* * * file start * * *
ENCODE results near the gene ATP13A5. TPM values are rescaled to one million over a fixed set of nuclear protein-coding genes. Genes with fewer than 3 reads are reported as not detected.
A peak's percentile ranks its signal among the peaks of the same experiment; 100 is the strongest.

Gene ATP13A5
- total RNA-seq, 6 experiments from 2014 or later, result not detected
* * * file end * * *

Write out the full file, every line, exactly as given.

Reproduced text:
ENCODE results near the gene ATP13A5. TPM values are rescaled to one million over a fixed set of nuclear protein-coding genes. Genes with fewer than 3 reads are reported as not detected.
A peak's percentile ranks its signal among the peaks of the same experiment; 100 is the strongest.

Gene ATP13A5
- total RNA-seq, 6 experiments from 2014 or later, result not detected